Business Insurance reported yesterday that the association Florida Workers’ Advocates has petitioned the Florida Supreme Court to review “Padgett”; a case that challenged the constitutionality of Florida’s workers compensation system. Last year Miami Dade Circuit Court Judge Jorge Cueto’s ruled that the state’s workers comp system was unconstitutional citing continual erosion of benefits for injured workers over many years. Cueto declared that this meant the state system no longer provides “an adequate exclusive replacement remedy” versus remedies available through the tort system. 

Florida’s 3rd District Court of Appeal unanimously reversed the decision earlier this summer. Somewhat significantly, the 3rd DCA did not rule on constitutionality of the Florida comp system. Instead they simply declared the plaintiffs in the case lacked standing to challenge the constitutionality of the law.

This, of course left an opening for the request for review by the State Supremes. That move was not unexpected by people who have been watching this case. Whether the court will actually pick up the baton, however, is the basis of much more varied speculation. The general feeling from those opposing Padgett is betting that they will decline the request to review. Those supporting the case fervently hope that they will opt to review.

If I were a betting man, I would say the Supreme Court passes on the opportunity. If they do review the case, I think Padgett will not prevail.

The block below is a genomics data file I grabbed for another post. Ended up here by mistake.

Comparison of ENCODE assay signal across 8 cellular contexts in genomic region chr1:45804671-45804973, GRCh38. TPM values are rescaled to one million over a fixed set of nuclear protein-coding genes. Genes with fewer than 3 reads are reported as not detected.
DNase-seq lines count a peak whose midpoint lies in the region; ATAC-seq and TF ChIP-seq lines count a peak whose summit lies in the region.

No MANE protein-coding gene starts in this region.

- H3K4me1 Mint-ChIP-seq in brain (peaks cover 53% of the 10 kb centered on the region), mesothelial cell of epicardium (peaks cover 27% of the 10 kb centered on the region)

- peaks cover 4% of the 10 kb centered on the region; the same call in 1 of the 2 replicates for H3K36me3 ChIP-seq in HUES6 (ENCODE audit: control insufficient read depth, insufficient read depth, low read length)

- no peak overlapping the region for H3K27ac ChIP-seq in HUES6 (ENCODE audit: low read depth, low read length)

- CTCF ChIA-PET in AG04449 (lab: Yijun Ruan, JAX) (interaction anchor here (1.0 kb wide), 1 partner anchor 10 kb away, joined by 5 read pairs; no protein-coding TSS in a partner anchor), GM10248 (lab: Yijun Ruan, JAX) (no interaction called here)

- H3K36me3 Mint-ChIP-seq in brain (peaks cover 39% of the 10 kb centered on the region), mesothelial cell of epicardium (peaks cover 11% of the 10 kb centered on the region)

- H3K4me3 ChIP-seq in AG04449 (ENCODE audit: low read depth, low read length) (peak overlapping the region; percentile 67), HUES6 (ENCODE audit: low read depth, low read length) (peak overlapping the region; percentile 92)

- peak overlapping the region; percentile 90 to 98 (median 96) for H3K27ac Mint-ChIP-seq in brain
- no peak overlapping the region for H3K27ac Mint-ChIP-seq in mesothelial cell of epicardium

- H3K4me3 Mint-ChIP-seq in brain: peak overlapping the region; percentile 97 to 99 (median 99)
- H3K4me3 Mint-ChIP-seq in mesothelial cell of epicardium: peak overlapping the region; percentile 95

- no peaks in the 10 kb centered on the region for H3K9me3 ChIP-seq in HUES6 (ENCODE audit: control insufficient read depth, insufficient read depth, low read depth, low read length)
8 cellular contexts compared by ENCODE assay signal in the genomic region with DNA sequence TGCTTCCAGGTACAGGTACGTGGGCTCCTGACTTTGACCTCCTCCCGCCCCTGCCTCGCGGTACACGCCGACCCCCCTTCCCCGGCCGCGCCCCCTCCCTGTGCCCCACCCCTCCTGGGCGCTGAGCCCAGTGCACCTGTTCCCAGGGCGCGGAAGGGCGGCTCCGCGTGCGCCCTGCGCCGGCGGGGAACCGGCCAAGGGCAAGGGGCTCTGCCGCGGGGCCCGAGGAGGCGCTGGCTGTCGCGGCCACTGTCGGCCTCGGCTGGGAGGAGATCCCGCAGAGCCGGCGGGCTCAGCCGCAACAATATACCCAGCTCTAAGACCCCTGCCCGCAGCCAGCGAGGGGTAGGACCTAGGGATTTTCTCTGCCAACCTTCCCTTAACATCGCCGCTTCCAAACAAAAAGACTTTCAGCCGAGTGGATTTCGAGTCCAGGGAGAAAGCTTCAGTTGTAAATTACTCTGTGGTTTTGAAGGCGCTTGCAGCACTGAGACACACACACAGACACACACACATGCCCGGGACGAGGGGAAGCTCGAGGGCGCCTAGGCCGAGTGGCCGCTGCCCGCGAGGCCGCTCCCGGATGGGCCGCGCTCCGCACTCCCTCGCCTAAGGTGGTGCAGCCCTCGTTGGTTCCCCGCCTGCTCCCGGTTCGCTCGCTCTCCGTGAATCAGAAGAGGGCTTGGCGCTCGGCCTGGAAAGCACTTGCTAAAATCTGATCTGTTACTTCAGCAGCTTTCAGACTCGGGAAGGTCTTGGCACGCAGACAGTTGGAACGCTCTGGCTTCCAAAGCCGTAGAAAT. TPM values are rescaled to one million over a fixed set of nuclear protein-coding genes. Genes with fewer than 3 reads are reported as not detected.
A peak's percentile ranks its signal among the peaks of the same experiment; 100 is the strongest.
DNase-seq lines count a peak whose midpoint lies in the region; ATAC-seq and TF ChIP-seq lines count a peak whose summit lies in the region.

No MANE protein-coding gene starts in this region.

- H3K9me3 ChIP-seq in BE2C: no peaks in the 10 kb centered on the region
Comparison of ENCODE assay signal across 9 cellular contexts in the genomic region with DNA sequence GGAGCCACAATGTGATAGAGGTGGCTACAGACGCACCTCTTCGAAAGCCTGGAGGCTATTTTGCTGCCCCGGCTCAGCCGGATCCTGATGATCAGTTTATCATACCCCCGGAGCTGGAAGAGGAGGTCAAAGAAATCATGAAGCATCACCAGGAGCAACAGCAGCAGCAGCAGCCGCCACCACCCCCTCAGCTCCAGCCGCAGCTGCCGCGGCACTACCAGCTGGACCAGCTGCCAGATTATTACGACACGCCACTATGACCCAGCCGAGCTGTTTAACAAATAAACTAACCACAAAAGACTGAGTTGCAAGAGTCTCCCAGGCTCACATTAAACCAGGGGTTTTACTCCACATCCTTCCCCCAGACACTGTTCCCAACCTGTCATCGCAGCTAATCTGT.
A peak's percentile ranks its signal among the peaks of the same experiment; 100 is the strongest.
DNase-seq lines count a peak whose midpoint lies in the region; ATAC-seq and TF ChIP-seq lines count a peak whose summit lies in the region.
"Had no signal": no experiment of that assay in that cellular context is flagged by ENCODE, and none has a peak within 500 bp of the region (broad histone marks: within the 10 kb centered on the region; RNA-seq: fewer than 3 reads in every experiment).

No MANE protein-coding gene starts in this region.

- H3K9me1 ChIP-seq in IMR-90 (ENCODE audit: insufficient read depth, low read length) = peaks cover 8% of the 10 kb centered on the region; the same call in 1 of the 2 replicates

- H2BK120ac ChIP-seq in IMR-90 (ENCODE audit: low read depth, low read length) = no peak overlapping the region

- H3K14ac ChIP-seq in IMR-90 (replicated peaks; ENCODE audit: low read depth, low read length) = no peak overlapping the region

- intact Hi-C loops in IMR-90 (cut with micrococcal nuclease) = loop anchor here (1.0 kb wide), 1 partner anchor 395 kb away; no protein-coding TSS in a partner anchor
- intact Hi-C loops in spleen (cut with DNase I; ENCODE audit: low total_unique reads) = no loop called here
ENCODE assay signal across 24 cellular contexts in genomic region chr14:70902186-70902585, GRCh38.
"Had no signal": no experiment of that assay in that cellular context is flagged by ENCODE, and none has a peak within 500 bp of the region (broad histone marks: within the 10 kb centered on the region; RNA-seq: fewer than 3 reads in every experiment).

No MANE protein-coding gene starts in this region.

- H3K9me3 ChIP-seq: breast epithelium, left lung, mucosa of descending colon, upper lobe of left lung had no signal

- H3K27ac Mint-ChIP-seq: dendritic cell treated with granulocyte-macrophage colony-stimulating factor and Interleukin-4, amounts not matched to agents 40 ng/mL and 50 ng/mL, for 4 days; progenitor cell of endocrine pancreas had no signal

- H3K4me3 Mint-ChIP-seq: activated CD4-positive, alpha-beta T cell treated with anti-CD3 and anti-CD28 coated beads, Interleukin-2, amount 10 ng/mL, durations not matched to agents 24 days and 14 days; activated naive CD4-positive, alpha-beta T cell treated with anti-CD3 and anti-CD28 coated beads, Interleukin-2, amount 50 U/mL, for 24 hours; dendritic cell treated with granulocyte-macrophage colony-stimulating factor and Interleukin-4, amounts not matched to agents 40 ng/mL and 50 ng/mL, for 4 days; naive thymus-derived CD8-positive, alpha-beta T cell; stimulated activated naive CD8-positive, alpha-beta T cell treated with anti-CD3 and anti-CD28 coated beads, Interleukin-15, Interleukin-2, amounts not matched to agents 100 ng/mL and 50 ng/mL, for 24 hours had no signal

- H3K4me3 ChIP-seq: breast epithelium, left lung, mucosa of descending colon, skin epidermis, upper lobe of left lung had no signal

Of course, I am about as good at prognostications as I am at subtlety, so you may want to bet against the house on this one. 

Padgett has been an interesting case to watch, as from a purely technical perspective it is (in my humble opinion) a relatively insignificant case. For all practical purposes it was a “case in search of a litigant”, as the plaintiffs of record today are not the ones it started with (the initial case was Julio Cortes v. Velda Farms L.L.C.). There is controversy over potential notification to the defendant, the State of Florida, and until the Third DCA overturned it, it only affected any cases that came before Judge Cueto; and he is not a workers’ comp judge. 

From a broader perspective, however, the message that Padgett sends should be loud and clear; Exclusive Remedy is under attack, and by cutting benefits for injured workers beyond reasonable levels, states are giving it’s opponents all the weaponry they need. Padgett is a warning that we best heed. The Florida Supreme Court could surprise me, and pick up the case and toss WC on it’s ear. What is more likely is that Padgett won’t prevail, but will ultimately be proven to be simply the first round in a much more extended fight. The Florida Plaintiff’s Bar is a persistent lot, and there are highly vulnerable elements of Florida’s decade old reforms. 

We should be paying attention, and working to make the system right. For everyone.

So, here in the Sunshine State we wait with baited breath once again. Padgett is one of three cases the state has been watching, but in many ways represents the ultimate long shot that could most dramatically alter the landscape if it manages to get ahead of the pack, and win it’s race against the system.


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